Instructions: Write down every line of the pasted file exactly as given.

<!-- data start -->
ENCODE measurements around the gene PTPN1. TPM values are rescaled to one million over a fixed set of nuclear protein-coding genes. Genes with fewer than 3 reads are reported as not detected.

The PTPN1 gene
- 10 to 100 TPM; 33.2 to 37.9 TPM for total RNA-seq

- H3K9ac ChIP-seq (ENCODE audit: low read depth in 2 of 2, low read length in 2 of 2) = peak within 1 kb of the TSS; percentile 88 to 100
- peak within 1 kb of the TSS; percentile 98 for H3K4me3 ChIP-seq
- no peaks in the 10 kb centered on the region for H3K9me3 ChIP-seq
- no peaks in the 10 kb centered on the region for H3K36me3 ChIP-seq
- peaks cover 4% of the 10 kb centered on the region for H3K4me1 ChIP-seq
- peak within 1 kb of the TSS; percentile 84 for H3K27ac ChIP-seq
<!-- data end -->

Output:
ENCODE measurements around the gene PTPN1. TPM values are rescaled to one million over a fixed set of nuclear protein-coding genes. Genes with fewer than 3 reads are reported as not detected.

The PTPN1 gene
- 10 to 100 TPM; 33.2 to 37.9 TPM for total RNA-seq

- H3K9ac ChIP-seq (ENCODE audit: low read depth in 2 of 2, low read length in 2 of 2) = peak within 1 kb of the TSS; percentile 88 to 100
- peak within 1 kb of the TSS; percentile 98 for H3K4me3 ChIP-seq
- no peaks in the 10 kb centered on the region for H3K9me3 ChIP-seq
- no peaks in the 10 kb centered on the region for H3K36me3 ChIP-seq
- peaks cover 4% of the 10 kb centered on the region for H3K4me1 ChIP-seq
- peak within 1 kb of the TSS; percentile 84 for H3K27ac ChIP-seq